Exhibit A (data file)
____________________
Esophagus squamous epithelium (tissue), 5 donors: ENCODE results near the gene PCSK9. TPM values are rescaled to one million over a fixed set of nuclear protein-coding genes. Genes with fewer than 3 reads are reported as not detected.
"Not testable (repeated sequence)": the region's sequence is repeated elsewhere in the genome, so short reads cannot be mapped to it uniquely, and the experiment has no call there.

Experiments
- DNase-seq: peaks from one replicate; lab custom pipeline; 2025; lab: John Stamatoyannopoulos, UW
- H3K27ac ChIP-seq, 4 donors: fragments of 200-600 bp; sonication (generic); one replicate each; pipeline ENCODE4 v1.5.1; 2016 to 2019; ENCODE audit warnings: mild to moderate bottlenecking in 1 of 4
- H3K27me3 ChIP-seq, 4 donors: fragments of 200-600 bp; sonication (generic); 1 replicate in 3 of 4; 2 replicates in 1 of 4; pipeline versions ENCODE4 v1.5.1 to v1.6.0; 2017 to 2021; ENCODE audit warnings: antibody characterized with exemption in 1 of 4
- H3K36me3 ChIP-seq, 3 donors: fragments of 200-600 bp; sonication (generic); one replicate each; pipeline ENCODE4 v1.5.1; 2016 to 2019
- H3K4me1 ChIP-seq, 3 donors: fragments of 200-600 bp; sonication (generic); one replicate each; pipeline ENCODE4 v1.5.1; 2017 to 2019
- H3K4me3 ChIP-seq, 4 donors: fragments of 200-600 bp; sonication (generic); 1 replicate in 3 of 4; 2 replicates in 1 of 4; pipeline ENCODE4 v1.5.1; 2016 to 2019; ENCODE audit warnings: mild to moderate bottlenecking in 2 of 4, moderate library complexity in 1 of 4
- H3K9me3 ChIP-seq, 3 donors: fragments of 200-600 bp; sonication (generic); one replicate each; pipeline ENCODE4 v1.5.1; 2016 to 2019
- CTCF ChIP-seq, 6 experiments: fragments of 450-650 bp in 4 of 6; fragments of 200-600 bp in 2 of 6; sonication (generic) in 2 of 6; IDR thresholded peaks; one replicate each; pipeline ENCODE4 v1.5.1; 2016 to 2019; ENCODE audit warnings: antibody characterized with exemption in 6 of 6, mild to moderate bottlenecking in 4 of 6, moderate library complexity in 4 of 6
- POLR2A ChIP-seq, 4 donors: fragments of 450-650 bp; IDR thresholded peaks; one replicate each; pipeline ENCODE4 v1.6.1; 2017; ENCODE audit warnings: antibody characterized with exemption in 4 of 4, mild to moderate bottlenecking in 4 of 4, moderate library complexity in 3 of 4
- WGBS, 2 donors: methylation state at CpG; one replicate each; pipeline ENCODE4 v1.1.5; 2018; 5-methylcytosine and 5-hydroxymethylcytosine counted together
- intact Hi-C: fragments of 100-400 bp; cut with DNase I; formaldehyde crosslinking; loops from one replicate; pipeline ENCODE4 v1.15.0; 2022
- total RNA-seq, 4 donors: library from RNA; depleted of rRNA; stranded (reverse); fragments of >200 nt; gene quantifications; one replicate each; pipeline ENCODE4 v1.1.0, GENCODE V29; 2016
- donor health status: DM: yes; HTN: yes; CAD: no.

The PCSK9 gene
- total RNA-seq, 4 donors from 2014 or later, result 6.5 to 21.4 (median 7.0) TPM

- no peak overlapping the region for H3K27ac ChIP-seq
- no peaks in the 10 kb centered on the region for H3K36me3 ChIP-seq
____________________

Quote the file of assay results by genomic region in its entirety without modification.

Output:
Esophagus squamous epithelium (tissue), 5 donors: ENCODE results near the gene PCSK9. TPM values are rescaled to one million over a fixed set of nuclear protein-coding genes. Genes with fewer than 3 reads are reported as not detected.
"Not testable (repeated sequence)": the region's sequence is repeated elsewhere in the genome, so short reads cannot be mapped to it uniquely, and the experiment has no call there.

Experiments
- DNase-seq: peaks from one replicate; lab custom pipeline; 2025; lab: John Stamatoyannopoulos, UW
- H3K27ac ChIP-seq, 4 donors: fragments of 200-600 bp; sonication (generic); one replicate each; pipeline ENCODE4 v1.5.1; 2016 to 2019; ENCODE audit warnings: mild to moderate bottlenecking in 1 of 4
- H3K27me3 ChIP-seq, 4 donors: fragments of 200-600 bp; sonication (generic); 1 replicate in 3 of 4; 2 replicates in 1 of 4; pipeline versions ENCODE4 v1.5.1 to v1.6.0; 2017 to 2021; ENCODE audit warnings: antibody characterized with exemption in 1 of 4
- H3K36me3 ChIP-seq, 3 donors: fragments of 200-600 bp; sonication (generic); one replicate each; pipeline ENCODE4 v1.5.1; 2016 to 2019
- H3K4me1 ChIP-seq, 3 donors: fragments of 200-600 bp; sonication (generic); one replicate each; pipeline ENCODE4 v1.5.1; 2017 to 2019
- H3K4me3 ChIP-seq, 4 donors: fragments of 200-600 bp; sonication (generic); 1 replicate in 3 of 4; 2 replicates in 1 of 4; pipeline ENCODE4 v1.5.1; 2016 to 2019; ENCODE audit warnings: mild to moderate bottlenecking in 2 of 4, moderate library complexity in 1 of 4
- H3K9me3 ChIP-seq, 3 donors: fragments of 200-600 bp; sonication (generic); one replicate each; pipeline ENCODE4 v1.5.1; 2016 to 2019
- CTCF ChIP-seq, 6 experiments: fragments of 450-650 bp in 4 of 6; fragments of 200-600 bp in 2 of 6; sonication (generic) in 2 of 6; IDR thresholded peaks; one replicate each; pipeline ENCODE4 v1.5.1; 2016 to 2019; ENCODE audit warnings: antibody characterized with exemption in 6 of 6, mild to moderate bottlenecking in 4 of 6, moderate library complexity in 4 of 6
- POLR2A ChIP-seq, 4 donors: fragments of 450-650 bp; IDR thresholded peaks; one replicate each; pipeline ENCODE4 v1.6.1; 2017; ENCODE audit warnings: antibody characterized with exemption in 4 of 4, mild to moderate bottlenecking in 4 of 4, moderate library complexity in 3 of 4
- WGBS, 2 donors: methylation state at CpG; one replicate each; pipeline ENCODE4 v1.1.5; 2018; 5-methylcytosine and 5-hydroxymethylcytosine counted together
- intact Hi-C: fragments of 100-400 bp; cut with DNase I; formaldehyde crosslinking; loops from one replicate; pipeline ENCODE4 v1.15.0; 2022
- total RNA-seq, 4 donors: library from RNA; depleted of rRNA; stranded (reverse); fragments of >200 nt; gene quantifications; one replicate each; pipeline ENCODE4 v1.1.0, GENCODE V29; 2016
- donor health status: DM: yes; HTN: yes; CAD: no.

The PCSK9 gene
- total RNA-seq, 4 donors from 2014 or later, result 6.5 to 21.4 (median 7.0) TPM

- no peak overlapping the region for H3K27ac ChIP-seq
- no peaks in the 10 kb centered on the region for H3K36me3 ChIP-seq